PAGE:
Investors are increasingly optimistic about the stock market in the wake of continued good news about economic and corporate-earnings growth in the second half of this year.
The Wells Fargo/Gallup Investor and Retirement Optimism Index increased in November for the third straight quarter, a nine-year high.
Among retired investors, the optimism index improved 36 points to 117 while increasing 11 points among non-retired investors to 89. It scored a combined 95 among those two groups in early 2007, before the Great Recession of 2007-09 cut the stock market value in half.
Of the seven index components, investor optimism rose most on the 12-month outlook for economic growth. Fifty-seven percent of investors, up from 45 percent in the third quarter, are now optimistic about economic growth while only 27 percent are pessimistic.
“Rising investor optimism and the stock market reaching all-time highs is great news to end the year, but it isn’t necessarily driving investors to put their money into the markets,” Scott Wren, senior global equity strategist for the Wells Fargo Investment Institute, said a few days ago. “Investors are more interested in the markets, but it takes time for this optimism to translate to flows into the stock market, especially when investors have been cautious for so long.”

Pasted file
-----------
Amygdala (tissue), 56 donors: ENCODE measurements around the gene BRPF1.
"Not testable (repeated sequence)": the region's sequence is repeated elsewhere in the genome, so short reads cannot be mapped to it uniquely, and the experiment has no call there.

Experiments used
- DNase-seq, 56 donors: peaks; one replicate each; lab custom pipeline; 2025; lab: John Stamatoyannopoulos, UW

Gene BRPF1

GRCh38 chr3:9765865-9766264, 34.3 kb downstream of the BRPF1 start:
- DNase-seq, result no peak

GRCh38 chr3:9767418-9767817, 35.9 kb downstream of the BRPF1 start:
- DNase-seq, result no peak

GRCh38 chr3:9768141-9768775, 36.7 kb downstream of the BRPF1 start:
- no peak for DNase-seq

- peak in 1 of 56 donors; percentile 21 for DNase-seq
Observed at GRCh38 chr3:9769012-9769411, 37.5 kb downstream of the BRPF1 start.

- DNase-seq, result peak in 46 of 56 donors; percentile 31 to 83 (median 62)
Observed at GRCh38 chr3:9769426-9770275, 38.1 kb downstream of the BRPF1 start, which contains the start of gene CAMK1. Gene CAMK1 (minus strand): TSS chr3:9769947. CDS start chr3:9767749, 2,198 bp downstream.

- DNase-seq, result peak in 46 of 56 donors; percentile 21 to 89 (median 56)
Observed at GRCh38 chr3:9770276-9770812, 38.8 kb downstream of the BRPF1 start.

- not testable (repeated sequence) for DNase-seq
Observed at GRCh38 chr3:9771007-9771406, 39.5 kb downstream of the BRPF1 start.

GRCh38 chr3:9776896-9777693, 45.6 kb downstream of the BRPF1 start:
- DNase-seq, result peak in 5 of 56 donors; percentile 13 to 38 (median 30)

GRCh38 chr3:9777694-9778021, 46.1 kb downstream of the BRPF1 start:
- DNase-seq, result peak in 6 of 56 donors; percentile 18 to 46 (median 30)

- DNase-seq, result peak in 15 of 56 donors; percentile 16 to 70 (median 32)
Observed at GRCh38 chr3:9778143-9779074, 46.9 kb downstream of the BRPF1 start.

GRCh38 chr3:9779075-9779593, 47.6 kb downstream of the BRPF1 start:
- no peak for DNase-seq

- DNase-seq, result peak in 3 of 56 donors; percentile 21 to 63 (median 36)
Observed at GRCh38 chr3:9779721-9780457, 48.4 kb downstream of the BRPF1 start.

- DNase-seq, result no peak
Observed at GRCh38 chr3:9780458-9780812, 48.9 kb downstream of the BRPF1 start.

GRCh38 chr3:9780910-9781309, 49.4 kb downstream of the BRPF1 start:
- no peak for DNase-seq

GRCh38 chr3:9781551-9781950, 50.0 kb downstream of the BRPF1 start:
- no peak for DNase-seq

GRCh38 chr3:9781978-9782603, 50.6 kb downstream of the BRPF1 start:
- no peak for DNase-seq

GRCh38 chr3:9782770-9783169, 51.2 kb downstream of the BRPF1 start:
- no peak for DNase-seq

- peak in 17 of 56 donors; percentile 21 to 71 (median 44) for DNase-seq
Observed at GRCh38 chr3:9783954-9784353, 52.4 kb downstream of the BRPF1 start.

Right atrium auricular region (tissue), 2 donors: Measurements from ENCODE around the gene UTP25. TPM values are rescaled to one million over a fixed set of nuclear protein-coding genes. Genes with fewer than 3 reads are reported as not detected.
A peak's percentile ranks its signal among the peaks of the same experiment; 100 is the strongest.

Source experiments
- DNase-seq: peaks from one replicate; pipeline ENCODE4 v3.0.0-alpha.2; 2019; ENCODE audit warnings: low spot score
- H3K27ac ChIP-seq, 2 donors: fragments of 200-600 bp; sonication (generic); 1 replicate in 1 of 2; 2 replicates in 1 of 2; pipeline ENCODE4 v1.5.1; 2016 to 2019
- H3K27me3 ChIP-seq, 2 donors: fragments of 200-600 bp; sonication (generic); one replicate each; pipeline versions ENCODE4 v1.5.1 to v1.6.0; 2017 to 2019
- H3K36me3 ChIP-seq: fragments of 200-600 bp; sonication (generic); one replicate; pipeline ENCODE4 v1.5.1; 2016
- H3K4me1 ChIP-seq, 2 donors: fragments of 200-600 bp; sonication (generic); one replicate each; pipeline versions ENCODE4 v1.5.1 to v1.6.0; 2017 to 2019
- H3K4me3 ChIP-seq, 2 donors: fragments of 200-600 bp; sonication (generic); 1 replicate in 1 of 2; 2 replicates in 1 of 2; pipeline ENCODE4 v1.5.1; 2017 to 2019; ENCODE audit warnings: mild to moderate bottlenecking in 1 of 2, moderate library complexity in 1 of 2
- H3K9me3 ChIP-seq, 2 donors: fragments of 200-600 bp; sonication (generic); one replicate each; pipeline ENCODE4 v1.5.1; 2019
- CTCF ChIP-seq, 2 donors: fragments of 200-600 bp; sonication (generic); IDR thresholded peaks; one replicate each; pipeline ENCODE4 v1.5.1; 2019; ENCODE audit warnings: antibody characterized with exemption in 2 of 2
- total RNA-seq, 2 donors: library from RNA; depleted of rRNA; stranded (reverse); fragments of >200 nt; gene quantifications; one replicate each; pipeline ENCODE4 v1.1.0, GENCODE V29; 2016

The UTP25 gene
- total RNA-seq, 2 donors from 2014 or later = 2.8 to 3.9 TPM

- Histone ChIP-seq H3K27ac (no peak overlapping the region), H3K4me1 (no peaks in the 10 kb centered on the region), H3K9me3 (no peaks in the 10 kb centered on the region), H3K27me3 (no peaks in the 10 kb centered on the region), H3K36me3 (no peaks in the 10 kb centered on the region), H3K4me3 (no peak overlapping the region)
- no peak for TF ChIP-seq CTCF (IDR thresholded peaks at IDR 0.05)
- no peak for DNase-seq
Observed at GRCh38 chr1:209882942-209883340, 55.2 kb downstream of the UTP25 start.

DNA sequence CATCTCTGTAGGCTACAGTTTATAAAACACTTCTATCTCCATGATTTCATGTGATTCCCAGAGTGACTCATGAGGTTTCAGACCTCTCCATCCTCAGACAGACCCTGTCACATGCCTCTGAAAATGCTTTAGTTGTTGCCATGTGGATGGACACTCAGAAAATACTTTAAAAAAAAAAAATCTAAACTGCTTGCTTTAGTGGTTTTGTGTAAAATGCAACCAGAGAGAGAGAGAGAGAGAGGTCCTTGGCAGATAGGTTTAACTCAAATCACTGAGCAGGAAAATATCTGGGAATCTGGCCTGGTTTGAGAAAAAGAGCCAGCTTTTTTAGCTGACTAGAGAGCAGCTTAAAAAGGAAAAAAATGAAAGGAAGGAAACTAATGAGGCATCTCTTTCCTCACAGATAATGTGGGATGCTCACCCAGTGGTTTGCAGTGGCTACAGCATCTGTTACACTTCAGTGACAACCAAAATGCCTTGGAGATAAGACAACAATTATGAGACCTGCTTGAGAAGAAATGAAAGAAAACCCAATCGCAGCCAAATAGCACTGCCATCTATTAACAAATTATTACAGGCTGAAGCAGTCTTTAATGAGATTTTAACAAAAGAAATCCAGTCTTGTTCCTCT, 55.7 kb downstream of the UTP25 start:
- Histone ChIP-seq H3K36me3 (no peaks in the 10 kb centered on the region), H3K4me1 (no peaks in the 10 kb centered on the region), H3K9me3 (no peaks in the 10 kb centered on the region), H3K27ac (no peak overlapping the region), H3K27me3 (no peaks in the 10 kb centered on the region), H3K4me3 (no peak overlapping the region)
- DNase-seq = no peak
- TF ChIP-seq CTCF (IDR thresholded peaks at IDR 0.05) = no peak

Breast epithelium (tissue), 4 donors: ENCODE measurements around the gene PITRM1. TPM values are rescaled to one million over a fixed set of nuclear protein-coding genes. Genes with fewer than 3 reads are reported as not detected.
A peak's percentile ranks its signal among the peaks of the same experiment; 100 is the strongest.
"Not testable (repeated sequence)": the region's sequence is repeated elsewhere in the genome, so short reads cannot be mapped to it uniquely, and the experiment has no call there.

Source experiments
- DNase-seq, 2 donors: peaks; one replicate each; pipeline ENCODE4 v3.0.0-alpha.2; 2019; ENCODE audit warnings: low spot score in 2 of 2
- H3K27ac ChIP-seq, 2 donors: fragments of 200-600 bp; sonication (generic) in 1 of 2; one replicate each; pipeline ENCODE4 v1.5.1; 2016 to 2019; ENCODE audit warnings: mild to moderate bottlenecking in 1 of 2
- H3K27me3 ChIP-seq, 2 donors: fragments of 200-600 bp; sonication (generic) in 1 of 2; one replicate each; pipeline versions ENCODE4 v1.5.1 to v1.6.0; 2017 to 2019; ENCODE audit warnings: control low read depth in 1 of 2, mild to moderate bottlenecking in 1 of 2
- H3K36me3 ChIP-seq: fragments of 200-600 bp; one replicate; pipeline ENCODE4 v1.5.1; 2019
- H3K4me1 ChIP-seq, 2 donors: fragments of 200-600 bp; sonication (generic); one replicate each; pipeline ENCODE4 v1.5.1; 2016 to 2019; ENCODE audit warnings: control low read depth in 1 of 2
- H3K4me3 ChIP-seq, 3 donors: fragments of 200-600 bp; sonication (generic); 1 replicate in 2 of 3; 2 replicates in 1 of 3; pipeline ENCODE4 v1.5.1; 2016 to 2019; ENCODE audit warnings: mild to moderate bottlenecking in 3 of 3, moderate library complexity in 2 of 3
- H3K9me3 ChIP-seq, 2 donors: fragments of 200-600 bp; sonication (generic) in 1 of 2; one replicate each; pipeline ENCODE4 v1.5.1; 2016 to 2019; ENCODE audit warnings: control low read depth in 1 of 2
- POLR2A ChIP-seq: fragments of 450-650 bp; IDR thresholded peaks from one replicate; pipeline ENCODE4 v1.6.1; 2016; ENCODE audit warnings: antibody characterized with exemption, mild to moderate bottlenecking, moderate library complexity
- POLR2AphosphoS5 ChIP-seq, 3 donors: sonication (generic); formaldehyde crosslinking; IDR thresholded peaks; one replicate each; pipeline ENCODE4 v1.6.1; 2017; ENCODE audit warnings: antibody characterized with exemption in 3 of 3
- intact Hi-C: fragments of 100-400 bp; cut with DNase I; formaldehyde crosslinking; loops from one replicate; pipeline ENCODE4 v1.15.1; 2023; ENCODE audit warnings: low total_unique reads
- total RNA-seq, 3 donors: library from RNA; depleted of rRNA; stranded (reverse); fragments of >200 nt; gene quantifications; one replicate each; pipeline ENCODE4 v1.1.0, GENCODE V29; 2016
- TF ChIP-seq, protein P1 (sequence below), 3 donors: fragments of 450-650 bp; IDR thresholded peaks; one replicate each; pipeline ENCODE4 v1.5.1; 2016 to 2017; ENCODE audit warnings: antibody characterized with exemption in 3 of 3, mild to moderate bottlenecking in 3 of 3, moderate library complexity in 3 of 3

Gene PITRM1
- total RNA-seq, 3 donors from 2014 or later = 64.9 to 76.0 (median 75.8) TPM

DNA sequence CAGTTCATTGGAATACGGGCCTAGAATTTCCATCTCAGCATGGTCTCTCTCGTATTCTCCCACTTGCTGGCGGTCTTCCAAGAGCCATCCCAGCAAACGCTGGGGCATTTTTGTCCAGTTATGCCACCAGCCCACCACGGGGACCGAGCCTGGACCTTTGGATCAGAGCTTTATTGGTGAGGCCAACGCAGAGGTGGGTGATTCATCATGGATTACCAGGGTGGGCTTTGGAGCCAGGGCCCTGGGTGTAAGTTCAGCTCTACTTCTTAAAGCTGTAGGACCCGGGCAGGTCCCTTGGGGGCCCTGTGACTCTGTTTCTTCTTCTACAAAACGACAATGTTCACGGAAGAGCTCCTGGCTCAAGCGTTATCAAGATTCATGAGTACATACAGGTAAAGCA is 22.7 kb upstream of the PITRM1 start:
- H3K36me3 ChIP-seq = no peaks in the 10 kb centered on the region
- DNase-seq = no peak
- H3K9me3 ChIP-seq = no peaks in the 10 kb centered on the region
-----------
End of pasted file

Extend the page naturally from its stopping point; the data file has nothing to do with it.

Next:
The poll was conducted a week after President-elect Donald Trump's election. The Dow Jones Industrial average had experienced a 500-point-plus surge. It now is nearing 20,000, which would be another 2016 record. It should be noted that market downdrafts are often associated with the peak of optimism. The S&P 500, reflecting stock prices of America’s 500-largest companies, is up about 13 percent this year. The index has risen 200 percent-plus since 2009, not including dividends of around 2 percent per year.
In line with investor optimism, 57 percent of investors say they feel positive about where the economy is heading into 2017. About 38 percent say they are “bracing” themselves for an economic downturn. differences in these views. Most investors, 79 percent, who identify as Republican feel positive about the economy. Two thirds of Democratic investors say they are bracing themselves for an economic downturn. Because more investors identify as or lean Republican¬-53 percent vs. 40 percent-investor expectations skew positive.
The Wells Fargo/Gallup Investor and Retirement Optimism Index fourth-quarter survey was conducted by telephone with 1,012 U.S. investors November 16-20. The index last approached the current level in May 2007, prior to the 2007-2009 recession, when it registered +95.